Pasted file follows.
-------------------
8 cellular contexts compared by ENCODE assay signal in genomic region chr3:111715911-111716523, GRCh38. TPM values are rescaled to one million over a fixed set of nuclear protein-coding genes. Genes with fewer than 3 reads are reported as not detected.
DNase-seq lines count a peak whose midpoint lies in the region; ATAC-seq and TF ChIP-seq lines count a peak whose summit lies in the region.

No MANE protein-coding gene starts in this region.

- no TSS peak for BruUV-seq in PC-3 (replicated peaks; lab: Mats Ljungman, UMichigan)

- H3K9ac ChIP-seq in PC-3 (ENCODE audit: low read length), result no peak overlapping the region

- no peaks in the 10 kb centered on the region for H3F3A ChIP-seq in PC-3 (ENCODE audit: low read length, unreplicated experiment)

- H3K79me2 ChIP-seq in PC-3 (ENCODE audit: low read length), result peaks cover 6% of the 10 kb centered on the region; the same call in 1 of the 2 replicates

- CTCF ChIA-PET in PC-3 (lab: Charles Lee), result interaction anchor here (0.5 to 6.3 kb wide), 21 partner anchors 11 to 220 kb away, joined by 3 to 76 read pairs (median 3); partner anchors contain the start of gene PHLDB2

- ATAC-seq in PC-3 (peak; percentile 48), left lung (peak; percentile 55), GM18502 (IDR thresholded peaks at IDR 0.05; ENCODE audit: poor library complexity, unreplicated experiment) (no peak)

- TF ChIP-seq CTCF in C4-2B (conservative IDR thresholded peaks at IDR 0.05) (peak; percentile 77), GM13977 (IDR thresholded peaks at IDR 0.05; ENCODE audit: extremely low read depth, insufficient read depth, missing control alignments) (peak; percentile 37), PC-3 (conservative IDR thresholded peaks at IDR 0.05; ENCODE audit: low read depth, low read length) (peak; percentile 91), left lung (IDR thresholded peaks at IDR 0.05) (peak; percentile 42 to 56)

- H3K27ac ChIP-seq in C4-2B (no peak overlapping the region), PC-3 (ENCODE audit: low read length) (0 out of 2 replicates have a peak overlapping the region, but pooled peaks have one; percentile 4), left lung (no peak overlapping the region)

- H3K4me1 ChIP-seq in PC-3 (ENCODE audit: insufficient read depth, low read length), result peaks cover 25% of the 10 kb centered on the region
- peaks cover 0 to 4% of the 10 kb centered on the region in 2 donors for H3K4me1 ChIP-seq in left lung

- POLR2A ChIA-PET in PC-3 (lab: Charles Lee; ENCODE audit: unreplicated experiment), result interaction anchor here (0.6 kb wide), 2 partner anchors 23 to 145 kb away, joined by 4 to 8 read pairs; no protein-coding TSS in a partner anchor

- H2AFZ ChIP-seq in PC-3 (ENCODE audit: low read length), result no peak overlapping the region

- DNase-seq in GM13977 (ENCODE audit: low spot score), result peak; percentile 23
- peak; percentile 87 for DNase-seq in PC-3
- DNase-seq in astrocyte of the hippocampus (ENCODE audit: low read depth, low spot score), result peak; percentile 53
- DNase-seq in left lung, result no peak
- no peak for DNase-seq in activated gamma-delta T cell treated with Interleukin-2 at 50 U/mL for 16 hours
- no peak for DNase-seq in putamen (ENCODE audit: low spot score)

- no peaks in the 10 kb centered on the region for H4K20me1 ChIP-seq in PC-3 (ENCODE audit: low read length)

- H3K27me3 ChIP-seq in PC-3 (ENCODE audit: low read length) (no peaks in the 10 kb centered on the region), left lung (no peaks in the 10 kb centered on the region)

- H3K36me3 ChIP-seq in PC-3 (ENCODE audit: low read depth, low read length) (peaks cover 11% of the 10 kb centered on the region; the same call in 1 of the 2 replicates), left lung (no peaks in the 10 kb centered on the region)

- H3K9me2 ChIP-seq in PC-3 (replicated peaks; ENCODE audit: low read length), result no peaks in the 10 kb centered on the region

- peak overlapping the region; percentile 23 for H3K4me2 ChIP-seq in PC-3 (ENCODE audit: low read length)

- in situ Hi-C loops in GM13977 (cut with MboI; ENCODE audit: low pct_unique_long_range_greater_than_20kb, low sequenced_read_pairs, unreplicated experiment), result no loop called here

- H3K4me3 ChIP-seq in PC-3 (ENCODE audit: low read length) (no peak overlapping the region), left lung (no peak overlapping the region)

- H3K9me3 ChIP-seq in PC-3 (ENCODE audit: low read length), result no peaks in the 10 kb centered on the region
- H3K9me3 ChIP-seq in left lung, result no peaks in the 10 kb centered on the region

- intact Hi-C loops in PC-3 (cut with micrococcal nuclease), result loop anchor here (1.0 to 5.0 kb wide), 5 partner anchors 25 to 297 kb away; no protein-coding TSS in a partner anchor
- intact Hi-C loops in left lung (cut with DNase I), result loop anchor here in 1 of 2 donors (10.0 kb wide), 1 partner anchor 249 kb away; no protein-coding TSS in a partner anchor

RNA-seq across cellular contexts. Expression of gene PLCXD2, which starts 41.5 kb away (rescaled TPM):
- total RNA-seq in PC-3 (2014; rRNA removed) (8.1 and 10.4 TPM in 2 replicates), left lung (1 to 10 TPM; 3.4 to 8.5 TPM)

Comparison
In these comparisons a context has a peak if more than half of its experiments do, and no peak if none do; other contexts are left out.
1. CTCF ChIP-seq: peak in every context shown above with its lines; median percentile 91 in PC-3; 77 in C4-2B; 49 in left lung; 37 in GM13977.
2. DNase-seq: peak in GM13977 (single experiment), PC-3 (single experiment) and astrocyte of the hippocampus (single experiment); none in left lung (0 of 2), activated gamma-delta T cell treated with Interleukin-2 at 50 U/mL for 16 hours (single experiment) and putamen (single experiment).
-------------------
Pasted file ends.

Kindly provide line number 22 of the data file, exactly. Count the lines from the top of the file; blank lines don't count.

- no peaks in the 10 kb centered on the region for H4K20me1 ChIP-seq in PC-3 (ENCODE audit: low read length)